Sunday, February 16, 2020

Dungeon Siege - high resolution textures (ESRGAN) - Part 2

After more than 4 months of work I have uploaded the texture pack for Dungeon Siege that contains 3929 updated textures and is 5.97 GB large (compared to original 700 MB). All terrain textures have been updated, 750 world objects and decals, as well as bosses and some larger enemies and NPCs.

No custom textures have been used, everything is based on original textures. I think the new textures preserved the original look very faithfully. You can watch the comparison video on YouTube and download the texture pack on ModDB:

This is the first time I hit limitations of 32 bit programs. First when I went to pack the textures into dsres files (think of it like Dungeon Siege rar archives), the program would stop when hitting 4 GB. Then the game would not load dsres files larger than 2 GB. Luckily the game was designed to load multiple dsres files. It is surprising all this even works, considering the increase in size. One fun fact; game originally supported screen resolutions only up to 1024x768, but now many texture files themselves are larger than that at 1024x1024.

Probably more than 99.9% of textures were updated using the "Misc" model. "Misc" is a fantastic universal model, the author "Alsa" did an amazing job. Other models used were "Manga109Attempt", "Skyrim Wood" and "Ground". Manga109Attempt was used for things that are supposed to look cartoony, like paintings or carpets with colorful designs.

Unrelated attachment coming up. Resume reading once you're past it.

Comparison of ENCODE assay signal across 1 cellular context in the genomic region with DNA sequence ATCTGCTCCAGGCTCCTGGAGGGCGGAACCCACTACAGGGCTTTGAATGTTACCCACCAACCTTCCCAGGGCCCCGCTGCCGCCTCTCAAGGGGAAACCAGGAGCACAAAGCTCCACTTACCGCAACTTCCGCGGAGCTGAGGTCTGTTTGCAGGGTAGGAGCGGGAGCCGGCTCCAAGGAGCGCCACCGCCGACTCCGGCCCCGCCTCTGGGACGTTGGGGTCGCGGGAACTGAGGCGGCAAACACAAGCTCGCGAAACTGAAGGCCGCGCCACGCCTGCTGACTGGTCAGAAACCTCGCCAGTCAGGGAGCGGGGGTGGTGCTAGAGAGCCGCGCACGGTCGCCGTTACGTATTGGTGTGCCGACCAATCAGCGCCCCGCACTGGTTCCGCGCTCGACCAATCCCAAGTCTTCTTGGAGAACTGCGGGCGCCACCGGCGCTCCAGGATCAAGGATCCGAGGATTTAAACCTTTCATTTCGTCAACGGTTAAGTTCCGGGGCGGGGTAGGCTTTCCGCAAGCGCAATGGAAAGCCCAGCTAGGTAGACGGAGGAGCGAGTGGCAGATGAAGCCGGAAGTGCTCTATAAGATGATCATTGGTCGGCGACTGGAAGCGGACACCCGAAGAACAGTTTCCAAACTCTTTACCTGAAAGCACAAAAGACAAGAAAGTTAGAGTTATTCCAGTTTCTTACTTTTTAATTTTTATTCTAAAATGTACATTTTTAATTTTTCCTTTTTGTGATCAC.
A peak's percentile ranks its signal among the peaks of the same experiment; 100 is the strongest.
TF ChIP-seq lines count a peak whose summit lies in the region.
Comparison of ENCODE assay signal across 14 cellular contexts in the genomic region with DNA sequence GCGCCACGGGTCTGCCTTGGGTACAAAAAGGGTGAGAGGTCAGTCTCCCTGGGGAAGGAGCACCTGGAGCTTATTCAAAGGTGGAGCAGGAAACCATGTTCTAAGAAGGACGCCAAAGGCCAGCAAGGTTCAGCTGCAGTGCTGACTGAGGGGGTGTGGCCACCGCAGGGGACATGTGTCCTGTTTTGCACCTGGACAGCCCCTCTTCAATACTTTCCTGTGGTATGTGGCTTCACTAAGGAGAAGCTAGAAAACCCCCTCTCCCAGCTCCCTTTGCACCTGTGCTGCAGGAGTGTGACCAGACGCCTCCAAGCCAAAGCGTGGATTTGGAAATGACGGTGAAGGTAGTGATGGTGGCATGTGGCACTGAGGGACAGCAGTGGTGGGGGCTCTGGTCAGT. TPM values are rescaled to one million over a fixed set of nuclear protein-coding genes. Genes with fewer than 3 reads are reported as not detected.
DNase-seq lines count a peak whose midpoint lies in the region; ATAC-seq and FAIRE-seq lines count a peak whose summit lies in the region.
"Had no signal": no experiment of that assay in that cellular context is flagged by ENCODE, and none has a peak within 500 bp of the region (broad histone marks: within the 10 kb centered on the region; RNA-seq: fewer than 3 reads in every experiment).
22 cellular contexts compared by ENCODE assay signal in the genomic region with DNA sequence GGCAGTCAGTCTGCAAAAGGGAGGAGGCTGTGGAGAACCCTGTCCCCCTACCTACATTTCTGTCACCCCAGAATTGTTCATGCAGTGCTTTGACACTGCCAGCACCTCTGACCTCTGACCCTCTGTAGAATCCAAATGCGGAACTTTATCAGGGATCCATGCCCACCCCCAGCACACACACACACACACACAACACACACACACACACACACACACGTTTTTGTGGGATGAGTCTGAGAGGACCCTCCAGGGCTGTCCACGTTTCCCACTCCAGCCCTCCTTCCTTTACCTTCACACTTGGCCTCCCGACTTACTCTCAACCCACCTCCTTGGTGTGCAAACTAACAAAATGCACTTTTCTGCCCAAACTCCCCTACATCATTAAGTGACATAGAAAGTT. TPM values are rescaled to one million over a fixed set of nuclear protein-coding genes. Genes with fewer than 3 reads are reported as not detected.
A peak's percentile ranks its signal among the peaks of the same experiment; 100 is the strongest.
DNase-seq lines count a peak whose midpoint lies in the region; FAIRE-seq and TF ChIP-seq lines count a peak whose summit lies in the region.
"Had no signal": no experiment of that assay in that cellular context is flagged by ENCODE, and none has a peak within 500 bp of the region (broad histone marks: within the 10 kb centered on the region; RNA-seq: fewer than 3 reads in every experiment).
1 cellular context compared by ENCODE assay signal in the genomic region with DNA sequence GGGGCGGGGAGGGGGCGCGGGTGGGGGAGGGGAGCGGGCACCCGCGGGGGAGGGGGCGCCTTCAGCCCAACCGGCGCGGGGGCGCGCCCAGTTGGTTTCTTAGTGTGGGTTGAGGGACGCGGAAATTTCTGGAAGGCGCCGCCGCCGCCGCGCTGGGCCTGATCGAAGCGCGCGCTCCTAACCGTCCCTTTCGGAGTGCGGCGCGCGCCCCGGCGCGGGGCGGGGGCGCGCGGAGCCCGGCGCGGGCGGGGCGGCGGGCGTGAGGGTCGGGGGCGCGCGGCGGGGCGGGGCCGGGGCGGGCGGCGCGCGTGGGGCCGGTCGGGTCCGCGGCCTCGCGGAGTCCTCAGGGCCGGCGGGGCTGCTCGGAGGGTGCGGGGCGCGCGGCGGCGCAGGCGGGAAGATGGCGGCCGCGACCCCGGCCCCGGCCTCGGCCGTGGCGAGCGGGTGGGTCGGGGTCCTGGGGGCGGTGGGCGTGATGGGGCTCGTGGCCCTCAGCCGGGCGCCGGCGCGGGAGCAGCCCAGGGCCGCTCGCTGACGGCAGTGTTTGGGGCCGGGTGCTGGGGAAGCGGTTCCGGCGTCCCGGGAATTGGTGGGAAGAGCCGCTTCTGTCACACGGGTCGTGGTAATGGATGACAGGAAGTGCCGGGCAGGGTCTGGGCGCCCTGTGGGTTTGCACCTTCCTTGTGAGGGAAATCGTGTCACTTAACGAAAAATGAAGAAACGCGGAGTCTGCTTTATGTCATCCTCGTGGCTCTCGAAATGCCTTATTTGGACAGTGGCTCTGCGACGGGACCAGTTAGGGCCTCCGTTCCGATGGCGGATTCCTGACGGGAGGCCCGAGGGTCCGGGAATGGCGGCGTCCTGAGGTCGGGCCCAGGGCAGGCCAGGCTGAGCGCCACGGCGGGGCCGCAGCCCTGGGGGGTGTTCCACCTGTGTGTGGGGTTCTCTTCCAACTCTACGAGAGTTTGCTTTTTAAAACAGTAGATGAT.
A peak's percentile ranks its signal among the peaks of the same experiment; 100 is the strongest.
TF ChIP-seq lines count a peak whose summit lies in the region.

A lot of work went into fixing and tweaking the original textures in GIMP to prepare them for ESRGAN for optimal results. Original textures were often blurry, some were too pixelated, others had compression artifacts that would be further exaggerated when upscaling. Simple use of noise and denoise filters on original textures produced great results. Also some sharpening of original textures before sending it to processing can help a lot.

 Blurring pixelated parts and adding noise to original texture before upscaling improved poor original result.

Skyrim Wood model was useful in few occasions where the original texture was extremely grainy, this model gives a "grainy blur" result which worked well on few tapestry, some carpets and statues.
 Skyrim Wood model.

Sometimes models give good results for one part of texture, but fail in other parts. For the terrain around Fortress Kroth I had to cut the grass from the "Ground" model results and copy it over grass from the "Misc" model.

Adding a bit of HSV noise in GIMP to original texture can add a bit of detail in the final texture. In this example this helped making snow look less like shaving cream and more like snow. It is a very subtle difference. Adding too much noise would make it look more like sand.

In a completely opposite example denoising the swamp floor textures before using ESRGAN helped them look more like grass with leaves compared to original result that lacked any clear detail. Unfortunately for me GIMP denoising filter often creates dark spots in corners of the image, so I had to manually fix that for each texture, it was very annoying and time consuming.

To finish this on a positive note here is an example were the algorithm and the Misc model did an amaazing job without me doing anything. This is a very cery complex texture yet the ivy came out looking excellent, with defined individual leaves.